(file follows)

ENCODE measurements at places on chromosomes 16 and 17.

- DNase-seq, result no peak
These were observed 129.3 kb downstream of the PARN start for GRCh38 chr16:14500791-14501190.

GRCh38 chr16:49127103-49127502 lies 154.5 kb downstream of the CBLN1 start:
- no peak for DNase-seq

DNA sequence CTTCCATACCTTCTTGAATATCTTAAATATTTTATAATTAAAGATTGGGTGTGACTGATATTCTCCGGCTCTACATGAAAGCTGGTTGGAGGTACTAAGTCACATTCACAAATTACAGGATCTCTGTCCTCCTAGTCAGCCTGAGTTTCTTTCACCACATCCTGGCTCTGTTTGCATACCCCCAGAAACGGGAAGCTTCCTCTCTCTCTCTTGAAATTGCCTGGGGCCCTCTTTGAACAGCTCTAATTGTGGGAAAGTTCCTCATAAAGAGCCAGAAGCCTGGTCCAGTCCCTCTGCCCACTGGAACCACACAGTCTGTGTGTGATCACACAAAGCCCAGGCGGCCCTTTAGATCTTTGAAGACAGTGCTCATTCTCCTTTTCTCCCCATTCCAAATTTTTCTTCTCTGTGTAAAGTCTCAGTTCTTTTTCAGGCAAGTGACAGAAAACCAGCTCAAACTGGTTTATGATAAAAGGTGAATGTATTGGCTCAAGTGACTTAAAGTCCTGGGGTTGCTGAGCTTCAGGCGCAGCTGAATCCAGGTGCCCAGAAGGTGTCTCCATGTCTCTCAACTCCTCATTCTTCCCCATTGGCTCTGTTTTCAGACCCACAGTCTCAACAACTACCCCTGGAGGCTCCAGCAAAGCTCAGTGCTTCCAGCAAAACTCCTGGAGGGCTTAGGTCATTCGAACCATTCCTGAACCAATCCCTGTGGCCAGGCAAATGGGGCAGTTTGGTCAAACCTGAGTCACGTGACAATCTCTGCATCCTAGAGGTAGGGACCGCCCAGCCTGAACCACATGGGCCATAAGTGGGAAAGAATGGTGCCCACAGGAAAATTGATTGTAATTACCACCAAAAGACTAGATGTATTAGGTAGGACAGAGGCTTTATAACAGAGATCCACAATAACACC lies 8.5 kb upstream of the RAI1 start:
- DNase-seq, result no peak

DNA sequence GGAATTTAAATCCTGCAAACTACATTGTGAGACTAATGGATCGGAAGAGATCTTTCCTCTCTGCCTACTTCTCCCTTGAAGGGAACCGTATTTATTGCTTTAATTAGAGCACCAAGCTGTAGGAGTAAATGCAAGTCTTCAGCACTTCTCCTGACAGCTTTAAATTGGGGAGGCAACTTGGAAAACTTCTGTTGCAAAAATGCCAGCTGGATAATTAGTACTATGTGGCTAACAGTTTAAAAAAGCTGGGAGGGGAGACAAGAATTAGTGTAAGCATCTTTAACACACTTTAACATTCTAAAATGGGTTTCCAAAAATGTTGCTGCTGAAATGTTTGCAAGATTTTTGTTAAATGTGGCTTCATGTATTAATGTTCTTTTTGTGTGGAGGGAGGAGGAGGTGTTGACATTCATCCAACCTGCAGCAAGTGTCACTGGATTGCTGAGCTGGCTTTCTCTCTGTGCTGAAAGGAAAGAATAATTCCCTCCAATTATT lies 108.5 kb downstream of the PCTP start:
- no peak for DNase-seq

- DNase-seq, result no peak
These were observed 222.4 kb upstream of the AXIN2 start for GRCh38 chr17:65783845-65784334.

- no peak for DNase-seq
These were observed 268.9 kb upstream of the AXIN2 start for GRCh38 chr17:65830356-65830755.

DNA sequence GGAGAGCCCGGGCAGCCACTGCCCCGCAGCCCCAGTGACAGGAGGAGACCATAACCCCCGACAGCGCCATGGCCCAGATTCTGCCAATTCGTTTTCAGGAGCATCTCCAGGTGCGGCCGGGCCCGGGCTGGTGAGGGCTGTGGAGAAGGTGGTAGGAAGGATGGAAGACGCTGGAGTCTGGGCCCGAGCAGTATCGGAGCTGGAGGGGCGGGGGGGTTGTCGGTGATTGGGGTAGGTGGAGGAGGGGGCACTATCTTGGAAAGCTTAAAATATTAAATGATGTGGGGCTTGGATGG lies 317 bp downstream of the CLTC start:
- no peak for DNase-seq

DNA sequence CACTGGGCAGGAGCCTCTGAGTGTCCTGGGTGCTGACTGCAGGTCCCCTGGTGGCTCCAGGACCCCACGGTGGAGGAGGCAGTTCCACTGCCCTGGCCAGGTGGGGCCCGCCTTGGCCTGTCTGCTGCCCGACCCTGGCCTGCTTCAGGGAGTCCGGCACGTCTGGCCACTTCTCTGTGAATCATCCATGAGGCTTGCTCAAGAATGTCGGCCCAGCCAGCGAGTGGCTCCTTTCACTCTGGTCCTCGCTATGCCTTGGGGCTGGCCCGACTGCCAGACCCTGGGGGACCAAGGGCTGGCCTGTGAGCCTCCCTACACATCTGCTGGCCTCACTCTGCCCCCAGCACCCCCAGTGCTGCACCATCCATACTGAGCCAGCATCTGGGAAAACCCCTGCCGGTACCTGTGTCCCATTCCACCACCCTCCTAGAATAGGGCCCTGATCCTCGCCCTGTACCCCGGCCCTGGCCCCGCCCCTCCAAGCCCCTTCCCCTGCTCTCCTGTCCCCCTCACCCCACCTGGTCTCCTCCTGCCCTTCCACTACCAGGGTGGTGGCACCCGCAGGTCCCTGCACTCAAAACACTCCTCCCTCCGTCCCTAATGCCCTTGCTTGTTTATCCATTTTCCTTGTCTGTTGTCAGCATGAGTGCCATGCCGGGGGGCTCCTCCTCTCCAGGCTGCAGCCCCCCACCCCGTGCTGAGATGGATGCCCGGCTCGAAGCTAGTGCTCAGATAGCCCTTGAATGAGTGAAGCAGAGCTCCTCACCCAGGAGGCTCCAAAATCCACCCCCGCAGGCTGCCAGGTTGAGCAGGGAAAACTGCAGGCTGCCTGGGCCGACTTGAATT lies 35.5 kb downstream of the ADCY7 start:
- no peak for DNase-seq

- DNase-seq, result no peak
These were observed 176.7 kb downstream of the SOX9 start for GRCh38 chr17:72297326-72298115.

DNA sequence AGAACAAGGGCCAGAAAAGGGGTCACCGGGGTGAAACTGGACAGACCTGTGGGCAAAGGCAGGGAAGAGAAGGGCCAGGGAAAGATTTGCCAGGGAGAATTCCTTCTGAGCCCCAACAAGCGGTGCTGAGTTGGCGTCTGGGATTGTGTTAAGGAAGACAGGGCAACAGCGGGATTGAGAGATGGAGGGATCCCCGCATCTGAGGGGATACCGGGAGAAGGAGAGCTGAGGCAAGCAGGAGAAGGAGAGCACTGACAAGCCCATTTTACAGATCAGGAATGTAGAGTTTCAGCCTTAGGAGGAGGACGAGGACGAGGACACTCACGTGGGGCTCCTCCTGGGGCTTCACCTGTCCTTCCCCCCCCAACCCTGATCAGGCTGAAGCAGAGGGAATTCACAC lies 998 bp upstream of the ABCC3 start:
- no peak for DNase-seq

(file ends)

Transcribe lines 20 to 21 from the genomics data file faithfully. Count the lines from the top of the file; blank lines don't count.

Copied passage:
DNA sequence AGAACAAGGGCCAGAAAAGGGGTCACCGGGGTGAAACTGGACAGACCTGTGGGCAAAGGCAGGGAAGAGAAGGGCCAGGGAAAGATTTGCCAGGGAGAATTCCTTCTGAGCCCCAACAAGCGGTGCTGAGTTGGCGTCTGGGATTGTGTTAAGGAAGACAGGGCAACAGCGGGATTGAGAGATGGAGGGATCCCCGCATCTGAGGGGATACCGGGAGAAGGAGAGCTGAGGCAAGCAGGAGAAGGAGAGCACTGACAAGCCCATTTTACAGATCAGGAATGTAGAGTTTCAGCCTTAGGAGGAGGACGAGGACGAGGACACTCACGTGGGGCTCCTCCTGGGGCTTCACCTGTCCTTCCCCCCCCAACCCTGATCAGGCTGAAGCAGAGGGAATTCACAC lies 998 bp upstream of the ABCC3 start:
- no peak for DNase-seq